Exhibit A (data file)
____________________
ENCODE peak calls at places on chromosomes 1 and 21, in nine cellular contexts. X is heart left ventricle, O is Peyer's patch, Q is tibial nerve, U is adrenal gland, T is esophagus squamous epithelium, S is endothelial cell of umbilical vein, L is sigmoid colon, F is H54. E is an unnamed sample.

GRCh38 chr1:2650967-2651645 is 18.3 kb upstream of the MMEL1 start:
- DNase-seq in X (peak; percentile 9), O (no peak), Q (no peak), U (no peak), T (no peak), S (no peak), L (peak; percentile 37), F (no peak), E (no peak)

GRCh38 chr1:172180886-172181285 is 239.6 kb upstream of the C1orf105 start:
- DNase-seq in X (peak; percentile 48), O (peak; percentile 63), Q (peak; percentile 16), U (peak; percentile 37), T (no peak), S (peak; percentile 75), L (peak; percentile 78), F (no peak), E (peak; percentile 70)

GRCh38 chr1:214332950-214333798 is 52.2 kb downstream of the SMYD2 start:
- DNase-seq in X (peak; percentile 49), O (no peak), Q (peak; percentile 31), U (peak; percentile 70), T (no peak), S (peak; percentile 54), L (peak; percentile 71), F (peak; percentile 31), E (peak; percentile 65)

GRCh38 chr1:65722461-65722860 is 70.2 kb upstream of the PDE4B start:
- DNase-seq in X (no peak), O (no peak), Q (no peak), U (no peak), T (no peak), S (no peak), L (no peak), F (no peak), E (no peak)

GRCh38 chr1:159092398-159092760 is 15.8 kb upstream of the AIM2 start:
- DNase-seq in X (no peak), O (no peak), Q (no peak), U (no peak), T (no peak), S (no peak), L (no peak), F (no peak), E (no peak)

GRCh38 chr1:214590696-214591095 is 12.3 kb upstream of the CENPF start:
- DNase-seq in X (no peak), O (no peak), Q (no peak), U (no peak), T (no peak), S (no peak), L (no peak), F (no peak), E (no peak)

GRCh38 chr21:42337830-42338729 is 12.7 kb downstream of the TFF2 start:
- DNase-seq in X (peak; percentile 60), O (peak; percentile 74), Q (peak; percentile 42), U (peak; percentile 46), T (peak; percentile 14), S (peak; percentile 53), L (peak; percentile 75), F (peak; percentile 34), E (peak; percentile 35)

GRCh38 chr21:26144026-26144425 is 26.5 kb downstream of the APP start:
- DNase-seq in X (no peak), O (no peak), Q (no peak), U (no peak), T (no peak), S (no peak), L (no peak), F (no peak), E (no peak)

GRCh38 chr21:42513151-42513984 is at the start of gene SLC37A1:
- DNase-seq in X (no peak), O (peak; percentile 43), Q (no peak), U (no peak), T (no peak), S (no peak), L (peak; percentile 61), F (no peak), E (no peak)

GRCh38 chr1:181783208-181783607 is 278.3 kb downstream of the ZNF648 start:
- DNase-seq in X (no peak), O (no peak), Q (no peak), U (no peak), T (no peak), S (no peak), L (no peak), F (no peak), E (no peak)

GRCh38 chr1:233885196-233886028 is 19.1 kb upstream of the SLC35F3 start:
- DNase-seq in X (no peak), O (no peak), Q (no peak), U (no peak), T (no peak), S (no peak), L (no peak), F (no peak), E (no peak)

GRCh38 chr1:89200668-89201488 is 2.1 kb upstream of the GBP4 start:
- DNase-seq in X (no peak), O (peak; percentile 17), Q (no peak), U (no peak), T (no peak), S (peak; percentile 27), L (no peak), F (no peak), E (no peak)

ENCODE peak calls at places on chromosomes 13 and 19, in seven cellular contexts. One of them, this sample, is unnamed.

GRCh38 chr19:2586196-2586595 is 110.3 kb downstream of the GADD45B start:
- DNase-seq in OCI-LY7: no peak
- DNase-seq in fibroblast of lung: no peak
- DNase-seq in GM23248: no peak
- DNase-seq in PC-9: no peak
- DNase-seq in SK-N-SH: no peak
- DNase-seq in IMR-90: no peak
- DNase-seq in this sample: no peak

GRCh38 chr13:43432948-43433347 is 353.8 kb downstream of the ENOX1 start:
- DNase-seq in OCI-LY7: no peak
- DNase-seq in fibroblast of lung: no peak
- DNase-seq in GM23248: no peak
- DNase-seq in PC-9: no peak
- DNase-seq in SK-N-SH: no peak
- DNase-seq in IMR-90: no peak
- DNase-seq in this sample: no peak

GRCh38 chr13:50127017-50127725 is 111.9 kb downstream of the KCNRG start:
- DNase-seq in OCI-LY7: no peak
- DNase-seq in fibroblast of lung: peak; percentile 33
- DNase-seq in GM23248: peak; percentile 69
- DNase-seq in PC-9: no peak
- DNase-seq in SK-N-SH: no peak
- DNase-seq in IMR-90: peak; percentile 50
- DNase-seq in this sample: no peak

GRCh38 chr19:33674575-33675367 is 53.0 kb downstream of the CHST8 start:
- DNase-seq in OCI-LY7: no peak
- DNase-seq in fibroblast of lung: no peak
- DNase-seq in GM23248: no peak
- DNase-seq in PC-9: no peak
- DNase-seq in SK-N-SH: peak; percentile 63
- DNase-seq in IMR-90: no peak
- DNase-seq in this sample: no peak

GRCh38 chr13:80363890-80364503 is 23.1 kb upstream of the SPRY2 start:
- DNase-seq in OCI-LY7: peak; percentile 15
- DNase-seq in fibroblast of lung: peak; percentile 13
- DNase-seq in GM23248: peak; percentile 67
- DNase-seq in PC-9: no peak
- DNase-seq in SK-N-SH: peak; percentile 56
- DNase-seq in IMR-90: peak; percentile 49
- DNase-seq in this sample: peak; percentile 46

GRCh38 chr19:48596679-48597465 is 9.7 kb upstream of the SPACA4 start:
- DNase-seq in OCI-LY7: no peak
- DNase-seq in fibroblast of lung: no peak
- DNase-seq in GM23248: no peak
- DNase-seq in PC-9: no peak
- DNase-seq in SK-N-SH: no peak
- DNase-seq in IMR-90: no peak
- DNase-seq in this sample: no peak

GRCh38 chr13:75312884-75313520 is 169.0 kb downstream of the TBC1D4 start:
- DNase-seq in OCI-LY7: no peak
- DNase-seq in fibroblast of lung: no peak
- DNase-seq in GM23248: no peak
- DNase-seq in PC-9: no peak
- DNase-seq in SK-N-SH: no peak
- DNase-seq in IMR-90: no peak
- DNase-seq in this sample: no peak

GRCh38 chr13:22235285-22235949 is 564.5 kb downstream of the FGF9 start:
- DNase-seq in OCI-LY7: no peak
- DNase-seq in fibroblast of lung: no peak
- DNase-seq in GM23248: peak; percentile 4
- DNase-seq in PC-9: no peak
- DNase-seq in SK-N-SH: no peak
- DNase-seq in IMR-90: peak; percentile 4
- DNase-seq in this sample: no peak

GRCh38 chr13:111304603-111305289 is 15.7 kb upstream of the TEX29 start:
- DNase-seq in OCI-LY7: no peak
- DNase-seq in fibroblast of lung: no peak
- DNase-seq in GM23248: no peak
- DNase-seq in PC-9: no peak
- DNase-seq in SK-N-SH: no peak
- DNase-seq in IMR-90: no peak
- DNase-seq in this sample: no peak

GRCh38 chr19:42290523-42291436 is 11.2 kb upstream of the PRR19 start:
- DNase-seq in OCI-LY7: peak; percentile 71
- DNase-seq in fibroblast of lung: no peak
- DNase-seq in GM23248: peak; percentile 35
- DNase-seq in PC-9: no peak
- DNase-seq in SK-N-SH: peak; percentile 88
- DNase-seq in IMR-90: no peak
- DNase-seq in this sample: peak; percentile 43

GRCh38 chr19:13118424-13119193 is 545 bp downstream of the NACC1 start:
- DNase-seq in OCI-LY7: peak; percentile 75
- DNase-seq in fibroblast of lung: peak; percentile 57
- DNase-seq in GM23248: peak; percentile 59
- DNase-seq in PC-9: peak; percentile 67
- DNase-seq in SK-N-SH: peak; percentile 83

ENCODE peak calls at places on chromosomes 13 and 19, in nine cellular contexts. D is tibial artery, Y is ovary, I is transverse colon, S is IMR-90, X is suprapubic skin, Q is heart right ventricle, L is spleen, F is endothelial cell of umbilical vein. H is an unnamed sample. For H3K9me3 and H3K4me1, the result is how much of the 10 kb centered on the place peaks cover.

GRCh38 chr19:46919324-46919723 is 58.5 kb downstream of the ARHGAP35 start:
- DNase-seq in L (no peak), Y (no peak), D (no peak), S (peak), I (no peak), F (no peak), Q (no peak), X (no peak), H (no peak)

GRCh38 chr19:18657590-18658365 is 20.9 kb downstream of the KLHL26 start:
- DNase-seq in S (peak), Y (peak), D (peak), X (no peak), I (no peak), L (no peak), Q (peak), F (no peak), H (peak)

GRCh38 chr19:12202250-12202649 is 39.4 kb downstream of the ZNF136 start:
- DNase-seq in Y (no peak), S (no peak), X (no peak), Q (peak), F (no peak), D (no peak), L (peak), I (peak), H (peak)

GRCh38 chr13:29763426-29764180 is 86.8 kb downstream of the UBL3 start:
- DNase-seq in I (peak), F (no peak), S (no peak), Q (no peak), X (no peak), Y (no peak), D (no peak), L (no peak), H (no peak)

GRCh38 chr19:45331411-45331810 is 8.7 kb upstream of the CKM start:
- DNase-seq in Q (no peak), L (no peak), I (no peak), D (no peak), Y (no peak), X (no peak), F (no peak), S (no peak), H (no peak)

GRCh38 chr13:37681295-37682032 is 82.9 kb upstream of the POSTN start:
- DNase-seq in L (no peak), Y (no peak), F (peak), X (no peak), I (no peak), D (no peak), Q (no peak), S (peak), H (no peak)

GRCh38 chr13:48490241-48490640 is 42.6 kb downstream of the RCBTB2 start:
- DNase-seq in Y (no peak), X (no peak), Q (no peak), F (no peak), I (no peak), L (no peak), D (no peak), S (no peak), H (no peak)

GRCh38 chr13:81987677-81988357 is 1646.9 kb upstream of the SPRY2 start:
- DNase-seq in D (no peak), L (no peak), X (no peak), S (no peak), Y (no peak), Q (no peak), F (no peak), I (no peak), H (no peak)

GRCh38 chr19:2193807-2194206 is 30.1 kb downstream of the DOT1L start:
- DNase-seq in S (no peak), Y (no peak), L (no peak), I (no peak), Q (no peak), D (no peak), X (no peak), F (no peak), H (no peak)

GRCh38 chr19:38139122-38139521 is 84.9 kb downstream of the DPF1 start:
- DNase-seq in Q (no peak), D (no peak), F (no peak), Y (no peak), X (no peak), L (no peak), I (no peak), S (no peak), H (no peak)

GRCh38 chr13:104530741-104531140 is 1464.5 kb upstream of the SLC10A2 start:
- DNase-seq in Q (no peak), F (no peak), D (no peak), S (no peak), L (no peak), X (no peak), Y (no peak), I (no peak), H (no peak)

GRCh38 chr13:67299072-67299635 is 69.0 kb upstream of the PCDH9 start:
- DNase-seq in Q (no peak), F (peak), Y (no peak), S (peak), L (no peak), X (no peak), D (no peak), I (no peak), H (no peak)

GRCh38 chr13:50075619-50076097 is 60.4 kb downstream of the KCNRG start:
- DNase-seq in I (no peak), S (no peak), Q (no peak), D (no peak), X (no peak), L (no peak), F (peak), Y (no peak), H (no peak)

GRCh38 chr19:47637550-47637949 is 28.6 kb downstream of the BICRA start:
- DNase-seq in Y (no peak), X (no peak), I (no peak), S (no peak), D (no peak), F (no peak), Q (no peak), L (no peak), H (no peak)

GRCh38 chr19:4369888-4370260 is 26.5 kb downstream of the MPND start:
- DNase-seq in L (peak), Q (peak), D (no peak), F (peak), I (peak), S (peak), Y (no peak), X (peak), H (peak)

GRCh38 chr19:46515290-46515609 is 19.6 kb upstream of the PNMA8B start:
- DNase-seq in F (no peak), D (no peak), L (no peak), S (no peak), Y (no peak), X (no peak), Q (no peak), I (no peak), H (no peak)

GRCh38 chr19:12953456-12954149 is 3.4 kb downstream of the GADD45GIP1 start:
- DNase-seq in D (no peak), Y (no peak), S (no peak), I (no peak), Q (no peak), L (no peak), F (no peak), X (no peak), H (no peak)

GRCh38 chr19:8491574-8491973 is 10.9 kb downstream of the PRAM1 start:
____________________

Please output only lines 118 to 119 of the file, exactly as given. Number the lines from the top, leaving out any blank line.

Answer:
GRCh38 chr19:12202250-12202649 is 39.4 kb downstream of the ZNF136 start:
- DNase-seq in Y (no peak), S (no peak), X (no peak), Q (peak), F (no peak), D (no peak), L (peak), I (peak), H (peak)